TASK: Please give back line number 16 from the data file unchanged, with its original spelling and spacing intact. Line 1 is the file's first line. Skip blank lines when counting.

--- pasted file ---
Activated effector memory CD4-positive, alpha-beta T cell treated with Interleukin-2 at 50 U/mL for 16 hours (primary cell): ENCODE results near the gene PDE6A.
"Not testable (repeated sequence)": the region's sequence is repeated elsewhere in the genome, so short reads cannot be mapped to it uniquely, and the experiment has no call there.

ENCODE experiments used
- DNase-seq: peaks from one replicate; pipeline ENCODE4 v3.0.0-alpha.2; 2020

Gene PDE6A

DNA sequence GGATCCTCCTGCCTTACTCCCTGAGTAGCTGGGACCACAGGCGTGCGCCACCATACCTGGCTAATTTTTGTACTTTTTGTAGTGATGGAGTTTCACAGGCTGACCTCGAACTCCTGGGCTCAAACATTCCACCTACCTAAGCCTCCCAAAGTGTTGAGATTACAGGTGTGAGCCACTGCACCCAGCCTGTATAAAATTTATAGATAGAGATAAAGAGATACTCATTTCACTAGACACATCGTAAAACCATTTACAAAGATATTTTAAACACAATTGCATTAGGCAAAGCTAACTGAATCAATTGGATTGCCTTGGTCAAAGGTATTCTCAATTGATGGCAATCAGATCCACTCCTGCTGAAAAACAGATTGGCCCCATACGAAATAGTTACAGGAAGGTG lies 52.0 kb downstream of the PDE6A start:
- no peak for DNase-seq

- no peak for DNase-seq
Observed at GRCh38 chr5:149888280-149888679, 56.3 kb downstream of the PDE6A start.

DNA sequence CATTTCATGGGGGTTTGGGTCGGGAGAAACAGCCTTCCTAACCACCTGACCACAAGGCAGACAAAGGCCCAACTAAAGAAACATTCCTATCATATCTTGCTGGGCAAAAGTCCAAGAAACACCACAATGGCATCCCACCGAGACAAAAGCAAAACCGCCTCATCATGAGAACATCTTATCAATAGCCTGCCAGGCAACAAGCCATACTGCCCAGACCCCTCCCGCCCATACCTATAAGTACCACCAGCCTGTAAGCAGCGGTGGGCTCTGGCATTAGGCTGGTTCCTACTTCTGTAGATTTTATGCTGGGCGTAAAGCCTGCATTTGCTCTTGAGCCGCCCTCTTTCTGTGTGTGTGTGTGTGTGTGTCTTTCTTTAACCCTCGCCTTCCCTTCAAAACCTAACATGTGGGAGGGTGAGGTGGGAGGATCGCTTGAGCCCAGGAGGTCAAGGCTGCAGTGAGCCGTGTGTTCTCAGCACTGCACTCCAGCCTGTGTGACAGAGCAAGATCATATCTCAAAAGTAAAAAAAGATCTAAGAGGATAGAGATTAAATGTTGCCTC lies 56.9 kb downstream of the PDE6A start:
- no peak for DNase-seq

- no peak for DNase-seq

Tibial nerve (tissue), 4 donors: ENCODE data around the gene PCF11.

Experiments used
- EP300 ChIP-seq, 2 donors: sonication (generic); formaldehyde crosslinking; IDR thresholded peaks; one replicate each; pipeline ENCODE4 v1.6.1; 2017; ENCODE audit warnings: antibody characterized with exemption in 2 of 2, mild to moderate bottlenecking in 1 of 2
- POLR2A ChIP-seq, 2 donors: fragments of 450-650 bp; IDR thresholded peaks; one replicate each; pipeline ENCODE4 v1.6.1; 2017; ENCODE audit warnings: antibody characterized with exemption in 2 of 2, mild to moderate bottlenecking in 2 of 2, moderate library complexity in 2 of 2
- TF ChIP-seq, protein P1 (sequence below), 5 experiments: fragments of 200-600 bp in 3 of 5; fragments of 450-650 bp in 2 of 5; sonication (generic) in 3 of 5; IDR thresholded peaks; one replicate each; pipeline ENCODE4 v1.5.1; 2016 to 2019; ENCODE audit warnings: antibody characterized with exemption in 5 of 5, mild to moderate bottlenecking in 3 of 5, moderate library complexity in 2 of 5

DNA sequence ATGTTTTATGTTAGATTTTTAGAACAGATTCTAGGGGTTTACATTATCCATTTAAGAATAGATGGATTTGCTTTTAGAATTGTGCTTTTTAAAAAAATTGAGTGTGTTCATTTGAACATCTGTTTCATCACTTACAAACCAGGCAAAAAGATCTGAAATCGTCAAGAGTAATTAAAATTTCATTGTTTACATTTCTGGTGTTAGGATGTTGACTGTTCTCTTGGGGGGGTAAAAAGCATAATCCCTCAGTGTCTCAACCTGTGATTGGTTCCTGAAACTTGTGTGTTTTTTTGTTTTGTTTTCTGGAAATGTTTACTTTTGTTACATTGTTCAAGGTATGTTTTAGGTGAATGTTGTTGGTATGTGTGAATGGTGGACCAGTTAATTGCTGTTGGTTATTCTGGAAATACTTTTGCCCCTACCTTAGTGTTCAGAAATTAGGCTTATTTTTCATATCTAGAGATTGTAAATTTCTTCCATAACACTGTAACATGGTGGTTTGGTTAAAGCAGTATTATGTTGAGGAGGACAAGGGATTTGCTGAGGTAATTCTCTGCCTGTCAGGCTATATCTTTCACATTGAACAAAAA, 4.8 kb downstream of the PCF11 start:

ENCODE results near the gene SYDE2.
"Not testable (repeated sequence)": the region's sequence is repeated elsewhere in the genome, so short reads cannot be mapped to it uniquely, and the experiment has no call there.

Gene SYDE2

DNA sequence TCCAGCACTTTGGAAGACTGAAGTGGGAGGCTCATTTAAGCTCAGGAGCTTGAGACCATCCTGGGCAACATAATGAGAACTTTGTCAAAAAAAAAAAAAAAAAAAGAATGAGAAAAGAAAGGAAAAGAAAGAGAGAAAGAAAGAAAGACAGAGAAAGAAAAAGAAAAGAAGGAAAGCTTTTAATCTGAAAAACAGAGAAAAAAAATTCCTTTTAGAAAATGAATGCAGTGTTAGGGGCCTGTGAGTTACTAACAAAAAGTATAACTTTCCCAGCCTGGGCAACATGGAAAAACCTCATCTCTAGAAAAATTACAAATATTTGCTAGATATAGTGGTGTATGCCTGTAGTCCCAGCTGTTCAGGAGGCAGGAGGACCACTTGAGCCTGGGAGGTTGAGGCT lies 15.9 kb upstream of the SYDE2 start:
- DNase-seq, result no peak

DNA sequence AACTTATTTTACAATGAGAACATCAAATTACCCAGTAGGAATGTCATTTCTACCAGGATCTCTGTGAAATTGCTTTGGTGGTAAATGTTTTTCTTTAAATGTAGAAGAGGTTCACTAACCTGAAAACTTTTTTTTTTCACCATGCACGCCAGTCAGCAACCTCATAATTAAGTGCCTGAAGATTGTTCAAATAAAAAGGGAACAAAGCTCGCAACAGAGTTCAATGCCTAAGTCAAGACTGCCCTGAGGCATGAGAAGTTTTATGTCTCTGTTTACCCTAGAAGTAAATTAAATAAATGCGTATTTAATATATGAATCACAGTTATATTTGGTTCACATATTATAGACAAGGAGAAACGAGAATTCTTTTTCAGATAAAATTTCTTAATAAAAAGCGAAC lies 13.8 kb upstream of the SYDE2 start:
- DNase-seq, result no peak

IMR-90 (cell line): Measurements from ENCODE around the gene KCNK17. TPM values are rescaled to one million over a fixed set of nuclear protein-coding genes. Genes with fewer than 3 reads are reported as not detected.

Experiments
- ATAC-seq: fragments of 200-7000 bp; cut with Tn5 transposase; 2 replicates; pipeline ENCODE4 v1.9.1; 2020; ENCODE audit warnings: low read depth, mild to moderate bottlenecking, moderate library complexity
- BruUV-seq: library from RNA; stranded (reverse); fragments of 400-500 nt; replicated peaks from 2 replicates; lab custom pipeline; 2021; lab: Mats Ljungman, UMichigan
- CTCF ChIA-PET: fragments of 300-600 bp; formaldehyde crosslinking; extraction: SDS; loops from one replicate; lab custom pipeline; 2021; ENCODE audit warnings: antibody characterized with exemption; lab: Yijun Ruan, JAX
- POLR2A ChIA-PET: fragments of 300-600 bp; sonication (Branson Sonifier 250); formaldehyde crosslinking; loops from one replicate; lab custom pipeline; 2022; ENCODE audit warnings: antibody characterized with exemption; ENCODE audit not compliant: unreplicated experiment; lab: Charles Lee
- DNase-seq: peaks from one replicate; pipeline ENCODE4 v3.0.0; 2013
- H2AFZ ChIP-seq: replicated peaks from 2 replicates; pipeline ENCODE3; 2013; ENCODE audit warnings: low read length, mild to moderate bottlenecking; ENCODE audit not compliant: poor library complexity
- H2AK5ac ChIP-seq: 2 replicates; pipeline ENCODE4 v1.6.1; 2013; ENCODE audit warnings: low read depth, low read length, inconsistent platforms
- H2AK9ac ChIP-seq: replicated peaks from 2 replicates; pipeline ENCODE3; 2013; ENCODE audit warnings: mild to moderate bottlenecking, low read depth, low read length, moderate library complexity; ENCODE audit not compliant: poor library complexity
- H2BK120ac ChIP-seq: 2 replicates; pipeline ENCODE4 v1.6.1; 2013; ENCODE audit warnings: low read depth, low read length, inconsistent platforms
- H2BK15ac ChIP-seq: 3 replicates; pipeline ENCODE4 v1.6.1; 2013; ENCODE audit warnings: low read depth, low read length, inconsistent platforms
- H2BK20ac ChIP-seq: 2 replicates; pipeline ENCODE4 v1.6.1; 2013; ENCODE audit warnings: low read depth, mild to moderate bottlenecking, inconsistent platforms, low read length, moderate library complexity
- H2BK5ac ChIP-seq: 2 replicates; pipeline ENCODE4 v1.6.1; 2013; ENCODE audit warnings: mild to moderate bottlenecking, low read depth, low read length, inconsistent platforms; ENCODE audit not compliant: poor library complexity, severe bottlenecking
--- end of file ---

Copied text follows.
- POLR2A ChIP-seq, 2 donors: fragments of 450-650 bp; IDR thresholded peaks; one replicate each; pipeline ENCODE4 v1.6.1; 2017; ENCODE audit warnings: antibody characterized with exemption in 2 of 2, mild to moderate bottlenecking in 2 of 2, moderate library complexity in 2 of 2